Once again, the Eaton Distributor Meeting, held at the Hyatt Regency, in Orlando, September 14-17 was a hit, as the company introduced and educated its distributors on its new and redeveloped product lines.
Approximately 800 people attended the event, about 100 more than last year, company officials said. And as always, the company had a unique tradeshow experience, offering attendees a chance to see some of its new and innovative technologies and talk one-on-one with product and market managers.
One such conversation I shared was with R. Wayne Brantley Jr., Director of Marking for Eaton Hydraulics Energy Segment, who demonstrated some of Eaton’s newest technologies for use in mining and oil and gas exploration. Last year at EDM, I spoke with Brantley about Eaton’s solutions in aftermarket wind applications. This year, Brantley focused on three key products for more traditional energy markets, including offshore oil and gas exploration, mining and other off-highway stationary applications. Two of these products include a motor and a brake design that were both announced earlier this year at IFPE.
First up is Eaton’s Hydre-MAC motor—a low-speed, high-torque (LSHT) direct drive, radial piston motor featuring a cam lobe design for variable speed operations. The big push for this huge motor, said Brantley, will be as a direct, drop-in replacement for Bosch Rexroth’s Hägglunds division, which has apparently changed the size and mounting hardware for its LSHT motor.
Brantley said that while the motor uses less energy to deliver more power when needed, its key benefits are that it is 94% efficient and is easily serviceable in the field by Eaton, its partners, or operators can be trained to service the motors themselves. The motor features easy-to-replace bearing pads, wear rings and shaft and piston seals.
Also in line for use in industrial applications is Eaton’s new Airflex WCBD3 and WCSB3 third generation, disc type, water-cooled dynamic tensioning brakes which are ideal for offshore winches, paper and steel processing, etc., Brantley said.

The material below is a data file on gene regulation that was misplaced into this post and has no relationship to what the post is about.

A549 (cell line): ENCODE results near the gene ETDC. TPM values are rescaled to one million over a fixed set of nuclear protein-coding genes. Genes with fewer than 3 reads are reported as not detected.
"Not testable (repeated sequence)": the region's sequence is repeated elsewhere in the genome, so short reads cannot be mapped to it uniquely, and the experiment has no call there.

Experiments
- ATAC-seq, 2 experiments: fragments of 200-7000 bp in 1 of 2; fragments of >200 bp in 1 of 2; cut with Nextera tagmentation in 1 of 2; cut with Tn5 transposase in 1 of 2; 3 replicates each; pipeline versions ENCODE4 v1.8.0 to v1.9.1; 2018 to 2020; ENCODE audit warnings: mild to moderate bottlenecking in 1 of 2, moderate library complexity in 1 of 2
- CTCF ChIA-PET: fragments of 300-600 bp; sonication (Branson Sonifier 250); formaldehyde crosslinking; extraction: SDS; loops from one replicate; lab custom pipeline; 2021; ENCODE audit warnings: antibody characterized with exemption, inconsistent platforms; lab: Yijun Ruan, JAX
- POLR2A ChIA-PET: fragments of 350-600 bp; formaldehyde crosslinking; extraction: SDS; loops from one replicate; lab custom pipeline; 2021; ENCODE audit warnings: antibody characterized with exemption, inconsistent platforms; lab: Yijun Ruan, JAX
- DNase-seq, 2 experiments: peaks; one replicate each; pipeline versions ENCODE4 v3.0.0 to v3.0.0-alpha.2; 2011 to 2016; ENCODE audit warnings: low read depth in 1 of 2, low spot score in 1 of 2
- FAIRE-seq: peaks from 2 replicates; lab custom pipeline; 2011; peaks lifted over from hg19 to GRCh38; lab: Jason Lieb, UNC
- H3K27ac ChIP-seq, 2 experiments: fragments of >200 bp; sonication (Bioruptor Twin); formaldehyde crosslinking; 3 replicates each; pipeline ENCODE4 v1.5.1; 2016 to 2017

Brantley added that these new brakes are the most powerful on the market, increasing from the standard 650 hp per disc to 1000 hp per disc. With this increase in power, users can downsize their brakes while still getting the power they need, thus saving a great deal of weight in offshore drilling applications, for example. In addition, corrosion protection and mounting hardware can come standard.
Eaton said that the brake’s improved internal design allows for faster drilling and gives original equipment manufacturers, distributors and end users the ability to downsize their brake, saving up to $60,000 a brake installation.
“Because it is a more powerful brake, you can drill faster than previously possible,” he said. “This can generate up to $10,000 in savings. Most of the time, they don’t come standard with corrosion protection, so that can be up to $20,000 in savings, and mounting hardware—this could be up to $25,000.”
In addition to these benefits, Brantley added that the water-cooled designs eliminate leakage and copper cracking. They will be available in 1 to 4 plates (the small 1-plate model was on display at EDM), with the 1-plate design being 36 in. and the 4-plate design being 48 in.
Simon Meester, Corporate Segment Director, Mining, said that because the boom days of mining are over, efficiency and cost reduction are critical to keep the mining market growth steady.
And, added Don Keck, Global Mark Development Manager for the Airflex Product line, the new designs eliminate hazardous conditions. “Since 1960, there has never been a failure in the field,” Keck said.
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